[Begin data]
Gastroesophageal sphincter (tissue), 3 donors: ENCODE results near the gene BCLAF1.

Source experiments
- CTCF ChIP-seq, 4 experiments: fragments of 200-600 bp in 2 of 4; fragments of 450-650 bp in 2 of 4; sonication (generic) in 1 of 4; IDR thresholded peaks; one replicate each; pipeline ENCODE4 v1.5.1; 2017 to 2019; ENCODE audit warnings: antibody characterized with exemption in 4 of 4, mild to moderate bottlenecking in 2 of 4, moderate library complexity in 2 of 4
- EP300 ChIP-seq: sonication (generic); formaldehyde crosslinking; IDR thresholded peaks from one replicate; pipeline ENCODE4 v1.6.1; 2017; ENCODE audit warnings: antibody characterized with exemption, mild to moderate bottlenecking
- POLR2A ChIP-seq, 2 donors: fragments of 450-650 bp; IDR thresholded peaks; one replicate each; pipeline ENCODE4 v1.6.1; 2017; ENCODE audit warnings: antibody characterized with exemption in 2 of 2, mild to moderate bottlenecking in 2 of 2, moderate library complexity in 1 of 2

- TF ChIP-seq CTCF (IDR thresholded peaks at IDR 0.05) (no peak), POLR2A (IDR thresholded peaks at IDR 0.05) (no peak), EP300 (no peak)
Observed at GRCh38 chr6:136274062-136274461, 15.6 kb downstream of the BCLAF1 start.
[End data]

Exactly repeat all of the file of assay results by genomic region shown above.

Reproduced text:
Gastroesophageal sphincter (tissue), 3 donors: ENCODE results near the gene BCLAF1.

Source experiments
- CTCF ChIP-seq, 4 experiments: fragments of 200-600 bp in 2 of 4; fragments of 450-650 bp in 2 of 4; sonication (generic) in 1 of 4; IDR thresholded peaks; one replicate each; pipeline ENCODE4 v1.5.1; 2017 to 2019; ENCODE audit warnings: antibody characterized with exemption in 4 of 4, mild to moderate bottlenecking in 2 of 4, moderate library complexity in 2 of 4
- EP300 ChIP-seq: sonication (generic); formaldehyde crosslinking; IDR thresholded peaks from one replicate; pipeline ENCODE4 v1.6.1; 2017; ENCODE audit warnings: antibody characterized with exemption, mild to moderate bottlenecking
- POLR2A ChIP-seq, 2 donors: fragments of 450-650 bp; IDR thresholded peaks; one replicate each; pipeline ENCODE4 v1.6.1; 2017; ENCODE audit warnings: antibody characterized with exemption in 2 of 2, mild to moderate bottlenecking in 2 of 2, moderate library complexity in 1 of 2

- TF ChIP-seq CTCF (IDR thresholded peaks at IDR 0.05) (no peak), POLR2A (IDR thresholded peaks at IDR 0.05) (no peak), EP300 (no peak)
Observed at GRCh38 chr6:136274062-136274461, 15.6 kb downstream of the BCLAF1 start.